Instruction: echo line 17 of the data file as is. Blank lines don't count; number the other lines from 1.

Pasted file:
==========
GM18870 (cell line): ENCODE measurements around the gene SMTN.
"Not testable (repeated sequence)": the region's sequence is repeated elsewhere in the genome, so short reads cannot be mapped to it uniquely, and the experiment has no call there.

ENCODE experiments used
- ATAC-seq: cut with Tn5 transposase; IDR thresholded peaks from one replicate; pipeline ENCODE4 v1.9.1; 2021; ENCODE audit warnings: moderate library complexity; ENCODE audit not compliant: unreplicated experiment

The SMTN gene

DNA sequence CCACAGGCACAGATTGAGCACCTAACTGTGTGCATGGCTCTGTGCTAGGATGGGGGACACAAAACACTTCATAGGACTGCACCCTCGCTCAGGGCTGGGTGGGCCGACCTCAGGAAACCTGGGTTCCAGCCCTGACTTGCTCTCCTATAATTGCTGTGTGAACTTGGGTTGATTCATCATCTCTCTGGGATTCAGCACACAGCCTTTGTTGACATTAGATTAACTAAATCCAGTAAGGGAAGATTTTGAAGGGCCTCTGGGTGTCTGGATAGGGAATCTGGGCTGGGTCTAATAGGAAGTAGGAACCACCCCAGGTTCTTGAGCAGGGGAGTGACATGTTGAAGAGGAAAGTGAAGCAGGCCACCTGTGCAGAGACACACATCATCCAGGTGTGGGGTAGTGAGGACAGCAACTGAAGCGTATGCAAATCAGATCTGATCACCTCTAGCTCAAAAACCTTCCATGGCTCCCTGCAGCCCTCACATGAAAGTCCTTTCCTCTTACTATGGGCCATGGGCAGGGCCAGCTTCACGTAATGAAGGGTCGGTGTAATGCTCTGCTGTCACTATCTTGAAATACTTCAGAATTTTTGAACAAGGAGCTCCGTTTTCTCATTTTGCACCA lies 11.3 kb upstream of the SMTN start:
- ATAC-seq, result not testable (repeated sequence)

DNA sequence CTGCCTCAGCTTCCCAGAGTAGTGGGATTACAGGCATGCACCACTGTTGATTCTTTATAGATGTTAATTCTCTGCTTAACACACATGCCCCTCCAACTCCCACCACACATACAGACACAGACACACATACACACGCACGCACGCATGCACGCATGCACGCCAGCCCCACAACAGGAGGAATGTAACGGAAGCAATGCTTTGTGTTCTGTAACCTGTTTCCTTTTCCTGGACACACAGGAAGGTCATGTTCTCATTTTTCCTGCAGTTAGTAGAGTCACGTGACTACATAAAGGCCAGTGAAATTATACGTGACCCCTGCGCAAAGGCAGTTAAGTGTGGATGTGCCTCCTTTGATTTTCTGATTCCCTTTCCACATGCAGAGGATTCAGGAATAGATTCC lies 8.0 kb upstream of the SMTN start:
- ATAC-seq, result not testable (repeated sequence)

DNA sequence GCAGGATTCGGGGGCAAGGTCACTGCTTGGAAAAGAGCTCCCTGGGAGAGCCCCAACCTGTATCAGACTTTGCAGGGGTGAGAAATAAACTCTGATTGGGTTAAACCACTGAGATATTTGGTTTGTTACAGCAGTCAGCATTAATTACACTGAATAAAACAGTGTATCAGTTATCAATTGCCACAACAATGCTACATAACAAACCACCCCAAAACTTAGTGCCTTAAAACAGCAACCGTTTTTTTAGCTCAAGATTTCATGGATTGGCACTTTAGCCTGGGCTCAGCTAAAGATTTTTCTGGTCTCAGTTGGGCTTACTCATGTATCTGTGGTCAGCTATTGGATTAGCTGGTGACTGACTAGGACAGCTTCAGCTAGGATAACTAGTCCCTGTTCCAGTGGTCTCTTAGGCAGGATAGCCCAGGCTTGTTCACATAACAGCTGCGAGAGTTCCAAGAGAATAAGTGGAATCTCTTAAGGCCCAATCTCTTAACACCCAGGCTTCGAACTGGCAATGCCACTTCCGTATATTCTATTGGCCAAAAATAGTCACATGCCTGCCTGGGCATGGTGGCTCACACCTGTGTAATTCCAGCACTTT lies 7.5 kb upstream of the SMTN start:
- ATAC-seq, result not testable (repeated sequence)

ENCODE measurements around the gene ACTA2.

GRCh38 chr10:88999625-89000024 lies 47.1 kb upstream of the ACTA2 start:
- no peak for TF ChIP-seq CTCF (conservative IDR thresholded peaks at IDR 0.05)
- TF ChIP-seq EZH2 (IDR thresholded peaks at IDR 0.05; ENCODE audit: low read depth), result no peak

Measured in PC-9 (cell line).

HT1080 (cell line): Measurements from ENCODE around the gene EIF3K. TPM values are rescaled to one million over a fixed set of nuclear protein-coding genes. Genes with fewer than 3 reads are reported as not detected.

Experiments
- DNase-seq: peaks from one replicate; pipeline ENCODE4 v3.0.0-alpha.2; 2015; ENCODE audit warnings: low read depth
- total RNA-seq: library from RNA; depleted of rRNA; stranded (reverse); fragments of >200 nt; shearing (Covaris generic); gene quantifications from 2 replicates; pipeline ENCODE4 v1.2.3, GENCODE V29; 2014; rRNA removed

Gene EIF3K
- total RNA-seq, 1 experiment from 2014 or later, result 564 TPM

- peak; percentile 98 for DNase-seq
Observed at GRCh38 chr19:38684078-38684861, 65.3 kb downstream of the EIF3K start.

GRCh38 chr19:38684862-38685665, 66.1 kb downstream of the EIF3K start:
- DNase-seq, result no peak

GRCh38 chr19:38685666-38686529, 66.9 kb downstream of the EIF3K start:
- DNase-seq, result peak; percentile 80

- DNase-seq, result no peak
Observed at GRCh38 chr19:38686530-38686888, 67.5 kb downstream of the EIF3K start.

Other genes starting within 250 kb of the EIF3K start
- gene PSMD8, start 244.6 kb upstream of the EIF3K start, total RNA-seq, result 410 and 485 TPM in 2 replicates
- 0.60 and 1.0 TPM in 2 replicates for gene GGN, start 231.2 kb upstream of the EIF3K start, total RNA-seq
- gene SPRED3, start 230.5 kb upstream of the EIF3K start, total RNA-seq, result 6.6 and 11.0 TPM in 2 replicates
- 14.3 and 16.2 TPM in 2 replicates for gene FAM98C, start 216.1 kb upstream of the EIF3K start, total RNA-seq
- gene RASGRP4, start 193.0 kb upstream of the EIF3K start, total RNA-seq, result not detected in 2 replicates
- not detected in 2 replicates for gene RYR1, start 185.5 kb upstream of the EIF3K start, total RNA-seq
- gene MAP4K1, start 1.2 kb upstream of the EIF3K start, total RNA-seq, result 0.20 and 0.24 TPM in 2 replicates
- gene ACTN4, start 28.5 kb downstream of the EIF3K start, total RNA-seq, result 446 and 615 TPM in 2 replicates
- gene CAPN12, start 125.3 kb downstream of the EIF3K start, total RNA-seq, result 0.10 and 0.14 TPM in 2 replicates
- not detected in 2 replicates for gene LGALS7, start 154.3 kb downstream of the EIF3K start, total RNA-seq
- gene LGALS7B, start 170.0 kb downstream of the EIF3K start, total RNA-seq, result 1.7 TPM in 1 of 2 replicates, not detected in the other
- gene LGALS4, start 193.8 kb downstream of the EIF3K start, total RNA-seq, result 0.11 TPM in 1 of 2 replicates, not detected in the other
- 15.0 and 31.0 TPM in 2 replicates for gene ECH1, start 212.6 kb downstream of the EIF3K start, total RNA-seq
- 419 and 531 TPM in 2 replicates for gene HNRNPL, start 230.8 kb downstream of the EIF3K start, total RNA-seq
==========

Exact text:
HT1080 (cell line): Measurements from ENCODE around the gene EIF3K. TPM values are rescaled to one million over a fixed set of nuclear protein-coding genes. Genes with fewer than 3 reads are reported as not detected.